Dog bites are among the most emotionally devastating injuries people suffer. Much of this emotional damage is due to the fact that the vast majority of dog attacks are against children. Children often carry the fear precipitated by the attack into their adult lives and can experience terror at the very sight of a dog. Because dogs are so prevalent in everyday life the effects of a childhood attack can leave a person unable to socialize with friends and family who are dog owners, regardless of the demeanor of their pet.
Dog bites can result in serious injuries to a child, the elderly or the average adult. Dog bites usually result in some degree of scarring and can result in permanent physical deformities. The lengthy physical recovery, multiple plastic surgeries and psychological therapy can take years, and some never fully recover.
California’s dog bite laws are among the toughest in the country. California also has some 850,000 cases of dog attacks every year.
As a result of the large number of dog attacks in California, the Legislature enacted Civil Code Sections 3342 and 3342.5 which state in pertinent part:
Civil Code Section 3342 confers liability on the owner of a dog, even if the dog has never bitten anyone before:
“(a) The owner of any dog is liable for the damages suffered by any person who is bitten by the dog while in a public place or lawfully in a private place, including the property of the owner of the dog, regardless of the former viciousness of the dog or the owner’s knowledge of such viciousness. A person is lawfully upon the private property of such owner within the meaning of this section when he is on such property in the performance of any duty imposed upon him by the laws of this state or by the laws or postal regulations of the United States, or when he is on such property upon the invitation, express or implied, of the owner.”
Civil Code Section 3342.5 (The “menacing dog” Statute) holds a dog owner liable for their failure to protect the public from a dog known to attack humans in the past:
“(a) The owner of any dog that has bitten a human being shall have the duty to take such reasonable steps as are necessary to remove any danger presented to other persons from bites by the animal.
(b) Whenever a dog has bitten a human being on at least two separate occasions, any person, the district attorney, or city attorney may bring an action against the owner of the animal to determine whether conditions of the treatment or confinement of the dog or other circumstances existing at the time of the bites have been changed so as to remove the danger to other persons presented by the animal. This action shall be brought in the county where a bite occurred. The court, after hearing, may make any order it deems appropriate to prevent the recurrence of such an incident, including, but not limited to, the removal of the animal from the area or its destruction if necessary.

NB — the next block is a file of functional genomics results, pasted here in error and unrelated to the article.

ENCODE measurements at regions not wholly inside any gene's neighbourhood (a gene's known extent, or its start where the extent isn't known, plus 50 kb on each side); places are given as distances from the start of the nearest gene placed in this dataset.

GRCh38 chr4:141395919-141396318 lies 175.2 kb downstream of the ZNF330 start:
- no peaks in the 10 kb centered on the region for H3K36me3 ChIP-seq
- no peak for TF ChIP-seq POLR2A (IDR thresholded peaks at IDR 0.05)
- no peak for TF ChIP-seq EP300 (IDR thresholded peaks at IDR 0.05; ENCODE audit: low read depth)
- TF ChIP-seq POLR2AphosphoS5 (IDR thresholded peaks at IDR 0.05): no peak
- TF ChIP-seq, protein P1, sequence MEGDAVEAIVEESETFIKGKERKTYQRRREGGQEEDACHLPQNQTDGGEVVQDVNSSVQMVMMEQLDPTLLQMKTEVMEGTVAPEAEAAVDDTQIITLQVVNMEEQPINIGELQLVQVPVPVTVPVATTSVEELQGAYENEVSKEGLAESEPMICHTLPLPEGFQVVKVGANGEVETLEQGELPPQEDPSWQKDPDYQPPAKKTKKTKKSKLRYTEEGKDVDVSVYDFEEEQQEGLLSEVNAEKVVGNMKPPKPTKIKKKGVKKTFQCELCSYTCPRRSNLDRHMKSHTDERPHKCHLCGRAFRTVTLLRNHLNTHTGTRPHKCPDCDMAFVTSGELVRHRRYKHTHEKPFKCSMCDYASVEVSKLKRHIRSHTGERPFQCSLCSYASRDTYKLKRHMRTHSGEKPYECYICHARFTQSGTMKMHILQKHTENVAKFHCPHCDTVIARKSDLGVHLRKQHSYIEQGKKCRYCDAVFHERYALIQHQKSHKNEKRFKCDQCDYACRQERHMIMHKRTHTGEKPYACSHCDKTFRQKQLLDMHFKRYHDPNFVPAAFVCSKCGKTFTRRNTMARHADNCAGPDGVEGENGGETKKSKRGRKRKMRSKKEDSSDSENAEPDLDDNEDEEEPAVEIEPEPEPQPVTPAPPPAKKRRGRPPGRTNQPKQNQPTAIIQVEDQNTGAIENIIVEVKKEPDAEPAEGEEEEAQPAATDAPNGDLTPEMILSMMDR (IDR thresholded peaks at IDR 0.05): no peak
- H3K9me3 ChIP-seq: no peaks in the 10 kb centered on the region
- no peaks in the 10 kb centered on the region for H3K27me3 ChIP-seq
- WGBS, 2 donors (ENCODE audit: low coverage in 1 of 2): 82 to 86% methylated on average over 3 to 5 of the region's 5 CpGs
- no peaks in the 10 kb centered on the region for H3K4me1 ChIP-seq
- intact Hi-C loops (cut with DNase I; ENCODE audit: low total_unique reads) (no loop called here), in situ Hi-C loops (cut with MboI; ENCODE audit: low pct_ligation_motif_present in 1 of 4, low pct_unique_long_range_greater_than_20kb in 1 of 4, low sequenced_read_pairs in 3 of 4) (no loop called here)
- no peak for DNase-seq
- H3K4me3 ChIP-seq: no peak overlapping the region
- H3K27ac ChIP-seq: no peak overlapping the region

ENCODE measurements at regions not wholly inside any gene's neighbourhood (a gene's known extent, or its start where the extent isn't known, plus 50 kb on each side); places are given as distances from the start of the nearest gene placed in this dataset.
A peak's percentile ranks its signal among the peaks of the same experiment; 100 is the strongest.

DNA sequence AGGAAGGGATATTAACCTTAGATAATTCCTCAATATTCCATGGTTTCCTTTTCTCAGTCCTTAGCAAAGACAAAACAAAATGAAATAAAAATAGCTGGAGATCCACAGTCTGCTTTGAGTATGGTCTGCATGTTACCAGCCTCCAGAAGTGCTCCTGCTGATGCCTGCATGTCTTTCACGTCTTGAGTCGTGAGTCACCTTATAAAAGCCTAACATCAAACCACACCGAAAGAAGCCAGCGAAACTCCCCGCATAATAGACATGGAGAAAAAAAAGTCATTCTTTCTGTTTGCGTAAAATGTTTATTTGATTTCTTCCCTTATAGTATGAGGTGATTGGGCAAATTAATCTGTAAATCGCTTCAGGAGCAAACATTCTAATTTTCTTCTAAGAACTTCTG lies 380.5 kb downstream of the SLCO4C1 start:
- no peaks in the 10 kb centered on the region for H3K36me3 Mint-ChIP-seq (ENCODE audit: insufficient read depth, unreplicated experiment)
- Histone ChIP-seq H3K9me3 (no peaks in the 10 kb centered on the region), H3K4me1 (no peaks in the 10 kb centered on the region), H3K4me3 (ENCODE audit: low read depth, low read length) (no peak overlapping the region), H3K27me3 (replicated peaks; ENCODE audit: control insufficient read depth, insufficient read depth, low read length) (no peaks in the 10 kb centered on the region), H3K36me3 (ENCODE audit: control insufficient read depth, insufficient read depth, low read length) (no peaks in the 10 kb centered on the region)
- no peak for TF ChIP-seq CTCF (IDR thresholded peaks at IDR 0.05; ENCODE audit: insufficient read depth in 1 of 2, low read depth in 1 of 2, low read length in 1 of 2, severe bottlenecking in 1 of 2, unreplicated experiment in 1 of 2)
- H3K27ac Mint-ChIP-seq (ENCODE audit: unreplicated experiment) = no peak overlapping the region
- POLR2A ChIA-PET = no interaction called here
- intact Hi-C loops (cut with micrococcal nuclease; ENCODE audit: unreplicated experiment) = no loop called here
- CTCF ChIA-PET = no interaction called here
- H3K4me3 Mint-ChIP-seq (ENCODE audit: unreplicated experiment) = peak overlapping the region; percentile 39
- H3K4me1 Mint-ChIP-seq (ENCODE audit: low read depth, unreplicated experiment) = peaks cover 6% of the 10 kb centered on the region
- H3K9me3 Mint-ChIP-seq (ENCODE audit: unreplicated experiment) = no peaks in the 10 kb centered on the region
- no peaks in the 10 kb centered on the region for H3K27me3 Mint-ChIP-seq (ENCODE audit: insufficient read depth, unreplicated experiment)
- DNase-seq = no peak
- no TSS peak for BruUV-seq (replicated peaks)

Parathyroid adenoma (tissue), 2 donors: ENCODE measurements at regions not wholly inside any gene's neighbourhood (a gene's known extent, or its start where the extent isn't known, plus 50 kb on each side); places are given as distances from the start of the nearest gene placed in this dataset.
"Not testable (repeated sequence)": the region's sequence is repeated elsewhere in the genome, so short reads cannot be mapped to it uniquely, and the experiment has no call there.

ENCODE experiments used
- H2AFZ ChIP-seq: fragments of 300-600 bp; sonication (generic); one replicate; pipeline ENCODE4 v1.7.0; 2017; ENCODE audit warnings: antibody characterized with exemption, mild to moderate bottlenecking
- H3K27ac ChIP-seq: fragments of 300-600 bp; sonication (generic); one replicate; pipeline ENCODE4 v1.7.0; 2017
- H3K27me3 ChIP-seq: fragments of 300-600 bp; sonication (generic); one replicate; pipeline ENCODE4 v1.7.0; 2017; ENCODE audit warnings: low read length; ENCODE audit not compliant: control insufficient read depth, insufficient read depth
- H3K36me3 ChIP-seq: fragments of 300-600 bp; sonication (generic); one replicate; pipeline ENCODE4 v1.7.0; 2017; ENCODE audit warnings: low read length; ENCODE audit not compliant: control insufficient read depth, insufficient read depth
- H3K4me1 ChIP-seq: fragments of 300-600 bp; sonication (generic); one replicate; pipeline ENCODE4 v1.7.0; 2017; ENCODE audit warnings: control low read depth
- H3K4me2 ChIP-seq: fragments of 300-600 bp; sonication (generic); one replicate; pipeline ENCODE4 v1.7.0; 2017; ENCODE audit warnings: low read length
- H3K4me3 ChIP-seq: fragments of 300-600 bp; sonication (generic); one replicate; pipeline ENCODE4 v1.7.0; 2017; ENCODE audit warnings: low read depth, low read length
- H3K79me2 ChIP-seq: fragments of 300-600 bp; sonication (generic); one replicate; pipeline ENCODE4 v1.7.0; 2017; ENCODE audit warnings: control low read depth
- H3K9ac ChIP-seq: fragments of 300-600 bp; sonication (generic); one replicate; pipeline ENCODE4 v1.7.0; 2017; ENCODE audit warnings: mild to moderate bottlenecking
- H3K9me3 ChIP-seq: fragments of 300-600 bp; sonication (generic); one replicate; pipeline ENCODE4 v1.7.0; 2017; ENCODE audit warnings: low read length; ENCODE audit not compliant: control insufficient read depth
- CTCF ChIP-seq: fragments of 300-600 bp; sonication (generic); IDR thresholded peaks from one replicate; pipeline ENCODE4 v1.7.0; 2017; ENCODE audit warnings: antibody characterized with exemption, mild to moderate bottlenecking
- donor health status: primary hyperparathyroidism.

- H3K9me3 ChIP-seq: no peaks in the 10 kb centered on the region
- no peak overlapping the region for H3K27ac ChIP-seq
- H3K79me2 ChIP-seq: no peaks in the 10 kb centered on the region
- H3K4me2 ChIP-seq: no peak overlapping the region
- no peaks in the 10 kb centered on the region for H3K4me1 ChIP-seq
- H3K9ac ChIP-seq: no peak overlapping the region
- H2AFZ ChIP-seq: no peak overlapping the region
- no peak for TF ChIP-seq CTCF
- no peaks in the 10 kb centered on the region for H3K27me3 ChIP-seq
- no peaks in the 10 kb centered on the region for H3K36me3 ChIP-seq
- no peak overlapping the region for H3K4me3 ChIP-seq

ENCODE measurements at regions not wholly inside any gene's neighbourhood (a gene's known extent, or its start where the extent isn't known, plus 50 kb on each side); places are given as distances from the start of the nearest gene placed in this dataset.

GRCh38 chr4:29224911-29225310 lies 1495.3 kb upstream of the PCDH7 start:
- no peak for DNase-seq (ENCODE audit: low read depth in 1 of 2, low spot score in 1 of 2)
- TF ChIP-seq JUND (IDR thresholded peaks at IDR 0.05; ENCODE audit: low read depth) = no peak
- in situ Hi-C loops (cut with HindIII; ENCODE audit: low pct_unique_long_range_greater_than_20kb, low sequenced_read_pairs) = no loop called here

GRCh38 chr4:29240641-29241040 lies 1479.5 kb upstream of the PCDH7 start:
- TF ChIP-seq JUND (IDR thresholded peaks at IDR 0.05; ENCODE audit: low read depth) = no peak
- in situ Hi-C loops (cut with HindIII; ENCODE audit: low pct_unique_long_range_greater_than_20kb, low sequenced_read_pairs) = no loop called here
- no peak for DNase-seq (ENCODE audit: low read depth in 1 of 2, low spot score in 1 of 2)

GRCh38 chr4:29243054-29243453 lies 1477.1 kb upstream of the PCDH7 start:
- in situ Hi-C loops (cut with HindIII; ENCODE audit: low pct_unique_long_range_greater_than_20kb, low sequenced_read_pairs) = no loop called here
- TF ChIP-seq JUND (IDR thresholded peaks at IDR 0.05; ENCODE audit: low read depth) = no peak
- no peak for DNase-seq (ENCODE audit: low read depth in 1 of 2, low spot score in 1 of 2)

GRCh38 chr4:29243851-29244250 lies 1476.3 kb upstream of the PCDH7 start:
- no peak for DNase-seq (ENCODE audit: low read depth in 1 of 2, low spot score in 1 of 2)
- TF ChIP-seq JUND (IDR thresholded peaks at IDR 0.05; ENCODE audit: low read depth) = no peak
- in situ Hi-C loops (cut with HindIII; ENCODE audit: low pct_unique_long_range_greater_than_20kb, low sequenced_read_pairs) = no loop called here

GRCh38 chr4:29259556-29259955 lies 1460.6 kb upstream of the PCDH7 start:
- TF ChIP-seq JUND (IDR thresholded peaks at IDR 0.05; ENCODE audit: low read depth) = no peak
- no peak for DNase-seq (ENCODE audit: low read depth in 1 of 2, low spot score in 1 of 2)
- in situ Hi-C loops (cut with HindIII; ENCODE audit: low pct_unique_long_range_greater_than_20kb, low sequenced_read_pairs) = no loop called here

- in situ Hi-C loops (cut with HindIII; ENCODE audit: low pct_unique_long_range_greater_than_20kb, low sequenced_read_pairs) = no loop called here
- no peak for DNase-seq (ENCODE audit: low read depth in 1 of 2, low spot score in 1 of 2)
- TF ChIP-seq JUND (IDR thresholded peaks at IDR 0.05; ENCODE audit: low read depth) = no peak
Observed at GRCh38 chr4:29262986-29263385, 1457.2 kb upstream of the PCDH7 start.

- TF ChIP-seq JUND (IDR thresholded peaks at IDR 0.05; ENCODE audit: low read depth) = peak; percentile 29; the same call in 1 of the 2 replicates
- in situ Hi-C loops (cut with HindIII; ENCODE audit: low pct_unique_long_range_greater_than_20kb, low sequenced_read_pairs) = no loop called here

(c) Whenever a dog trained to fight, attack, or kill has bitten a human being, causing substantial physical injury, any person, including the district attorney, or city attorney may bring an action against the owner of the animal to determine whether conditions of the treatment or confinement of the dog or other circumstances existing at the time of the bites have been changed so as to remove the danger to other persons presented by the animal. This action shall be brought in the county where a bite occurred. The court, after hearing, may make any order it deems appropriate to prevent the recurrence of such an incident, including, but not limited to, the removal of the animal from the area or its destruction if necessary.”
When a dog attack case is brought to trial, the jury will be instructed to determine the liability of the owner based on the following official jury instruction:
California Civil Jury Instructions (CACI)
463. Dog Bite Statute (Civ. Code, § 3342)—Essential Factual Elements
Victim claims that dog owner’s dog bit them and that dog owner is responsible for that harm.
People who own dogs can be held responsible for the harm from a dog bite, no matter how carefully they guard or restrain their dogs.
To establish their claim, Victim must prove all of the following:
1. That dog owner owned a dog;
2. That the dog bit Victim while they were in a public place or lawfully on private property;
3. That Victim was harmed; and
4. That dog owner’s dog was a substantial factor in causing Victim’s harm.
Where appropriate the following language is added to the instructions: [A Victim is deemed to have been lawfully on private property of the owner if they were performing any duty required by law or were on the property at the invitation, express or implied, of the owner.]
If all of the above elements are proven, the owner of the dog is liable for the injuries, both physical and psychological, suffered by the victim. As you can see, establishing the dog owner’s liability for the injuries is not as difficult as you might think.
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